Nursing is the nation’s largest healthcare profession, with more than 3.9 million registered nurses (RNs) across the United States. The novel coronavirus (COVID-19) has highlighted the importance of RNs to the healthcare delivery system, as many RNs and advanced practice registered nurses (APRNs) have stepped forward, volunteering to provide care in the states hardest hit by COVID-19. While many clinicians have been willing to cross state lines to serve in the areas with the greatest need, differing state requirements and processes for healthcare provider licensure have delayed, or in some cases impeded, the ability for RNs and APRNs to quickly respond to emerging needs.
State licensing requirements define the required training, knowledge, and experience to act as a licensed healthcare professional in a specific field, such as nursing. Licensing laws are supposed to protect the healthcare consumers by ensuring practitioners only perform activities for which they have the training and can carry out safely.
While patient safety is the expressed intent, licensing laws have become a political battlefield. For example, in 2010, the National Academy of Medicine published The Future of Nursing: Leading Change, Advancing Health and called on states to eliminate “outdated regulations and organizational and cultural barriers that limit the ability of nurses…to practice to the full extent of their education, training, and competence.”
Despite evidence that outcomes for patients who receive care from an APRN are comparable to the outcomes for patients who receive care from a medical doctor, the American Medical Association (AMA) has continuously blocked legislation that would allow APRNs to practice independently. For example, the AMA has strongly opposed the APRN Compact—similar to the enhanced Nursing Licensure Compact, which allows nurses to have a license in one state but the ability to practice in other member states—effectively blocking the APRN Compact’s implementation.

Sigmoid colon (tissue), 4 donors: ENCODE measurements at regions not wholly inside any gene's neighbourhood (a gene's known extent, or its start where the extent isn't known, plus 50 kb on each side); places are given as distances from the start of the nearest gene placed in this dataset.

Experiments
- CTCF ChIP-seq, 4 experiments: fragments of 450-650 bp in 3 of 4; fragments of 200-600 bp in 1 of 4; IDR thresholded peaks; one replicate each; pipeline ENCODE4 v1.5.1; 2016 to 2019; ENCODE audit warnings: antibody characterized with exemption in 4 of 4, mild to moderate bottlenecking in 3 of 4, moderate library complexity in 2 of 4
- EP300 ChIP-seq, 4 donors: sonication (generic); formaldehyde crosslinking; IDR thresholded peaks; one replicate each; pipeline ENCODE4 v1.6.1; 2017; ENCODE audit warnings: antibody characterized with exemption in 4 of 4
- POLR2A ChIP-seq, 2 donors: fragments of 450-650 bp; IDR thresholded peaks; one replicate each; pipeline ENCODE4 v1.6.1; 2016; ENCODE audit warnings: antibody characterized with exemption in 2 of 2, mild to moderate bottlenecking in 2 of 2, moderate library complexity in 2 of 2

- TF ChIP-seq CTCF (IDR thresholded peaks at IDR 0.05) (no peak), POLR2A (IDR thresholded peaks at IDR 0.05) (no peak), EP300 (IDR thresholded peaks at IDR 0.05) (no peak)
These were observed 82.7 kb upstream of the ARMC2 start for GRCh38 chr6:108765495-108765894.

COVID-19 has placed a severe strain on hospital resources, including hospital workforce. With limited staffing available in states hit hardest by COVID-19, clinicians and providers from less affected states have the resources and bandwidth to deliver care to highly impacted areas. These unprecedented changes resulting from COVID-19 have driven the following disruptions in standard licensing processes:
COVID-19 has also driven the dramatic expansion of telehealth, likely increasing the number of healthcare providers who need multistate licensure. Changes in healthcare provider licensing can help meet these demands by ensuring an adequate amount of healthcare providers are available across the U.S.
To facilitate better access to care across state lines, states can consider making the following changes to their nursing laws and guidelines:
COVID-19 impacts encourage states to reconsider the cross-state nurse licensing laws, guidelines, and practices they have in place around healthcare provider licensure. Outdated approaches prohibit nurses, and other providers, from swiftly responding to a pandemic, such as COVID-19. The cross-state nurse licensing barriers have prevented nurses in low-risk states from applying their clinical knowledge and expertise in harder-hit states, delayed care for sicker patients, and increased the burden of patient care on the limited staff legally permitted to work in a specific state.
States need to respond to an ever-changing healthcare landscape with flexibility and prioritize the best way to deliver care to patients. Updating old state licensure limitations and permitting clinicians to provide care across state borders will increase access to care and health systems’ ability to respond to an emergency. Such changes will help organizations avoid workforce burnout while saving lives during the 2020 pandemic and beyond.
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